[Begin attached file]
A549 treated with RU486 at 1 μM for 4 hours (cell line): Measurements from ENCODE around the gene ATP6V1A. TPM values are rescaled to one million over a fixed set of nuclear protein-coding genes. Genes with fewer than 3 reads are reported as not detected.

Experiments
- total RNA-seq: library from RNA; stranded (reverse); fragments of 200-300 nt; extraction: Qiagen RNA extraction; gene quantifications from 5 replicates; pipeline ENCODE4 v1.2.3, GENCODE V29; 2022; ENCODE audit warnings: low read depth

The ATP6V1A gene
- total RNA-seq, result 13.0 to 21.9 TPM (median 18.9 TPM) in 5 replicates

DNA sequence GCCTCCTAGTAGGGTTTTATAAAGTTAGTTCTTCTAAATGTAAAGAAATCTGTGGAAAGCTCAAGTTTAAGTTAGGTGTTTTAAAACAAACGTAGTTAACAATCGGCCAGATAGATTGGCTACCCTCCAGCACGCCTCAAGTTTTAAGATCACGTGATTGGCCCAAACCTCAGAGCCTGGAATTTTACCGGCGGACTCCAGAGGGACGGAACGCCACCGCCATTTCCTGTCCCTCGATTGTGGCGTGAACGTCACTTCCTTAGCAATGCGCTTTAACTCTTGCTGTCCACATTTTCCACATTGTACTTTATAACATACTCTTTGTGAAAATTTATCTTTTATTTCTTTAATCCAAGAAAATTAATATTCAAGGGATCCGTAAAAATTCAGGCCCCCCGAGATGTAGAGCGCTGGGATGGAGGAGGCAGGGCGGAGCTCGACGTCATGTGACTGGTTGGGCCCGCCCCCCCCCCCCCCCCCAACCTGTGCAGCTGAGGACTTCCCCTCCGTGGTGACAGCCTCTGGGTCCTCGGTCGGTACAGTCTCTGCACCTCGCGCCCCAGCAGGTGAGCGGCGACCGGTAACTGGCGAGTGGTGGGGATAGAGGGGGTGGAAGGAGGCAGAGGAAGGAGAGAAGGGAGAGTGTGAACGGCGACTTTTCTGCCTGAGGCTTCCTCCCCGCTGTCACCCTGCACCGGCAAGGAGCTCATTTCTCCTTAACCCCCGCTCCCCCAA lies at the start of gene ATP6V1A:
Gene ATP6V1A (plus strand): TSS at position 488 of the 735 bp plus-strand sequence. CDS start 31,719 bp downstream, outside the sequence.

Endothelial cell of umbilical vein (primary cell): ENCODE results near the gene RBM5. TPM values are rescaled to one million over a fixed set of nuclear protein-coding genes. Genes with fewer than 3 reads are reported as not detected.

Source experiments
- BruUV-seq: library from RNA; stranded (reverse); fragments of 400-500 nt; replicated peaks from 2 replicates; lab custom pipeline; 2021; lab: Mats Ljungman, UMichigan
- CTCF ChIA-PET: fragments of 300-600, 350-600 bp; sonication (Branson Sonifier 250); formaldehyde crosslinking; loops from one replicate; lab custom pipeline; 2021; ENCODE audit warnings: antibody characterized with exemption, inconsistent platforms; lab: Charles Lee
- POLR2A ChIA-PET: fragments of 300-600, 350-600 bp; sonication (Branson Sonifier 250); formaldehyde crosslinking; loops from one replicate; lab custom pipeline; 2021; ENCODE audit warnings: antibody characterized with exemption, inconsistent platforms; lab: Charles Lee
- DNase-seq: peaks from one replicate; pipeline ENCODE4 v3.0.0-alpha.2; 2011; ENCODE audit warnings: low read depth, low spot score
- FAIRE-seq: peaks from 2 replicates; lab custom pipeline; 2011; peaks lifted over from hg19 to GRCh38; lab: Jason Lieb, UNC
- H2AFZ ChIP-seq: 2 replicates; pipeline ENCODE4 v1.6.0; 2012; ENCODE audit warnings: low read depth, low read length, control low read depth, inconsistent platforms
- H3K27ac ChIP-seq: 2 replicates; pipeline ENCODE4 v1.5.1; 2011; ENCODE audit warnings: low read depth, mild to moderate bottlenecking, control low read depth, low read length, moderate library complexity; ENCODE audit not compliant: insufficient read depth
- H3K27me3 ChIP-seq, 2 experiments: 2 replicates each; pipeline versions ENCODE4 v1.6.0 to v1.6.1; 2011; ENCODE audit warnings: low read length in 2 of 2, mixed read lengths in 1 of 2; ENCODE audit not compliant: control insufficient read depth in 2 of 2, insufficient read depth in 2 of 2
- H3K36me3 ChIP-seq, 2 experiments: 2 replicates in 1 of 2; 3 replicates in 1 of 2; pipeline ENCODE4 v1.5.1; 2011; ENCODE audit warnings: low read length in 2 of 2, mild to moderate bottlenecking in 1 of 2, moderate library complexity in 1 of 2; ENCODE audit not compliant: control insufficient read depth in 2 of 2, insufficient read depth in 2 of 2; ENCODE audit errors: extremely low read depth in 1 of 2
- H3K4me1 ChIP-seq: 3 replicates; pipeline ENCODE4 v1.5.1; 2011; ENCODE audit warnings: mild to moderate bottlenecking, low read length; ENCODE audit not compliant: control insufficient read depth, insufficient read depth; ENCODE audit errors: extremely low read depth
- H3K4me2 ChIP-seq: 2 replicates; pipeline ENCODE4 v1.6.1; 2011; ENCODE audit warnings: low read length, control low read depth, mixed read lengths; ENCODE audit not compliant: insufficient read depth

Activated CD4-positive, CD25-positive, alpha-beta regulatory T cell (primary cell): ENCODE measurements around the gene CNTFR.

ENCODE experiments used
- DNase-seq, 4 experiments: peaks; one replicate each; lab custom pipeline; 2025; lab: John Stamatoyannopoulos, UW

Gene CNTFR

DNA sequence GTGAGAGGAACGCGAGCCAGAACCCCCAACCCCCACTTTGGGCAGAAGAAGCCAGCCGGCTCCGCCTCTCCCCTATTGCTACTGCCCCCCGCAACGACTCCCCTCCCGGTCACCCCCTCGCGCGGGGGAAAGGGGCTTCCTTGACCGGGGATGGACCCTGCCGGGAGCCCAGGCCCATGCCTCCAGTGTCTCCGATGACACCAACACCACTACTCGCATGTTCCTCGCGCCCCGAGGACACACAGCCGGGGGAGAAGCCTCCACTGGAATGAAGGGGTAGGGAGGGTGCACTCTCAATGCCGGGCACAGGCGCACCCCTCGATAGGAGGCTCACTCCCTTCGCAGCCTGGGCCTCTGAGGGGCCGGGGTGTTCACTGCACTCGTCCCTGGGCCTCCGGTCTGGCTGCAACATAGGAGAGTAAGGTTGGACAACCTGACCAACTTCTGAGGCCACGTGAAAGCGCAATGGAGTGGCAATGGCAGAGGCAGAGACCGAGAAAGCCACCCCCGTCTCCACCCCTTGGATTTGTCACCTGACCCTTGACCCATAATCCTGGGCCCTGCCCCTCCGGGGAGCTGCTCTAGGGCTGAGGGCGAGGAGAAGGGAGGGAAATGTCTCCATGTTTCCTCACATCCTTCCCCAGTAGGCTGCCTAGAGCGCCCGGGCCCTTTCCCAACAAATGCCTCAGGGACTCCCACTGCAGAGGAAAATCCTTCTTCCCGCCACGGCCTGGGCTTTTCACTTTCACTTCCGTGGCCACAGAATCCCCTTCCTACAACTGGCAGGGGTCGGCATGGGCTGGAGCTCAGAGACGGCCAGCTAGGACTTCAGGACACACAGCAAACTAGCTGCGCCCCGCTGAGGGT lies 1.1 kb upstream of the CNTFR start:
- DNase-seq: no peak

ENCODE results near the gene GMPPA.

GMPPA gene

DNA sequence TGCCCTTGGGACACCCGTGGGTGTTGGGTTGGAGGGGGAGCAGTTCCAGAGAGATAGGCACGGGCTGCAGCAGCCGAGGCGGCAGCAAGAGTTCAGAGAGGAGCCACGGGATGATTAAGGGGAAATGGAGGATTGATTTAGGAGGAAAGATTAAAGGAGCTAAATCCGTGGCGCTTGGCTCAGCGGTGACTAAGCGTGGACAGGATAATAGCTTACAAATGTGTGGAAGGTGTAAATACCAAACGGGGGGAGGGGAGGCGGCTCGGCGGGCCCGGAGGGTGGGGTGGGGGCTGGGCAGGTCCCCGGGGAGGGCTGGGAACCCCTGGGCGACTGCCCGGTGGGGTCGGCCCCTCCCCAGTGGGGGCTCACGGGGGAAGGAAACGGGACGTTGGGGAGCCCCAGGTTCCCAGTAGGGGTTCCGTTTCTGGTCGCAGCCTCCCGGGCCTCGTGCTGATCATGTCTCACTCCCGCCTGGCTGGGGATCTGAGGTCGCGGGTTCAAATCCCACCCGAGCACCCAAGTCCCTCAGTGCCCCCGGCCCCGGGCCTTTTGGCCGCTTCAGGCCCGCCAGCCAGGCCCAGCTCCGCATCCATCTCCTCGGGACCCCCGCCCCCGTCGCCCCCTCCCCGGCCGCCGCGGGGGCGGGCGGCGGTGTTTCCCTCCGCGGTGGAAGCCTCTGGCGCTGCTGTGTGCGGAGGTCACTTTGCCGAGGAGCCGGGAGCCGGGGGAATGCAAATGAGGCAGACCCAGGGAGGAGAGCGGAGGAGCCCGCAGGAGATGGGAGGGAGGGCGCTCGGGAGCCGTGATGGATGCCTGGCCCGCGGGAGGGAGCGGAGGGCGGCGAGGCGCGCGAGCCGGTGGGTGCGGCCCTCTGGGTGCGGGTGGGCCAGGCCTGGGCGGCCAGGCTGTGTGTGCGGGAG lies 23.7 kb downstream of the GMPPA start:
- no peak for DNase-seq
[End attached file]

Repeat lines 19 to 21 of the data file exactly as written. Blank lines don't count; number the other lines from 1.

- H3K4me1 ChIP-seq: 3 replicates; pipeline ENCODE4 v1.5.1; 2011; ENCODE audit warnings: mild to moderate bottlenecking, low read length; ENCODE audit not compliant: control insufficient read depth, insufficient read depth; ENCODE audit errors: extremely low read depth
- H3K4me2 ChIP-seq: 2 replicates; pipeline ENCODE4 v1.6.1; 2011; ENCODE audit warnings: low read length, control low read depth, mixed read lengths; ENCODE audit not compliant: insufficient read depth

Activated CD4-positive, CD25-positive, alpha-beta regulatory T cell (primary cell): ENCODE measurements around the gene CNTFR.